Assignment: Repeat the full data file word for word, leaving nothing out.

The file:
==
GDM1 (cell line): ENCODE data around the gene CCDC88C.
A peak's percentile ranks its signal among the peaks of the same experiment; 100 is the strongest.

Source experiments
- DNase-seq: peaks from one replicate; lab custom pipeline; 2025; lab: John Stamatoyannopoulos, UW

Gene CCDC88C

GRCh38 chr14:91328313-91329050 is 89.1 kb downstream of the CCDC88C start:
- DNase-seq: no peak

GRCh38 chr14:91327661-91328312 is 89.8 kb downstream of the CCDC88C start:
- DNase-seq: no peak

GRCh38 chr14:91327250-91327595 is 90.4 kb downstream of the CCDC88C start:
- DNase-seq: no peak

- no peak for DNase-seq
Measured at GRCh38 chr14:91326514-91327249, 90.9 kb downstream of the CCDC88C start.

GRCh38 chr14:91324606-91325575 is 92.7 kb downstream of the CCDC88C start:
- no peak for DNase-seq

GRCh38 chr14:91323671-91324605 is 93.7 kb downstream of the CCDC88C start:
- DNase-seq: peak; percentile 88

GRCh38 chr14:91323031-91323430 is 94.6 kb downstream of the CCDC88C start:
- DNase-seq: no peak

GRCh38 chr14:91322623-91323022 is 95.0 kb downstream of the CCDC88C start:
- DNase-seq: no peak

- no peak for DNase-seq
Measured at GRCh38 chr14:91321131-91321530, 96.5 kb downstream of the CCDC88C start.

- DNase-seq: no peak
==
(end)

GDM1 (cell line): ENCODE data around the gene CCDC88C.
A peak's percentile ranks its signal among the peaks of the same experiment; 100 is the strongest.

Source experiments
- DNase-seq: peaks from one replicate; lab custom pipeline; 2025; lab: John Stamatoyannopoulos, UW

Gene CCDC88C

GRCh38 chr14:91328313-91329050 is 89.1 kb downstream of the CCDC88C start:
- DNase-seq: no peak

GRCh38 chr14:91327661-91328312 is 89.8 kb downstream of the CCDC88C start:
- DNase-seq: no peak

GRCh38 chr14:91327250-91327595 is 90.4 kb downstream of the CCDC88C start:
- DNase-seq: no peak

- no peak for DNase-seq
Measured at GRCh38 chr14:91326514-91327249, 90.9 kb downstream of the CCDC88C start.

GRCh38 chr14:91324606-91325575 is 92.7 kb downstream of the CCDC88C start:
- no peak for DNase-seq

GRCh38 chr14:91323671-91324605 is 93.7 kb downstream of the CCDC88C start:
- DNase-seq: peak; percentile 88

GRCh38 chr14:91323031-91323430 is 94.6 kb downstream of the CCDC88C start:
- DNase-seq: no peak

GRCh38 chr14:91322623-91323022 is 95.0 kb downstream of the CCDC88C start:
- DNase-seq: no peak

- no peak for DNase-seq
Measured at GRCh38 chr14:91321131-91321530, 96.5 kb downstream of the CCDC88C start.

- DNase-seq: no peak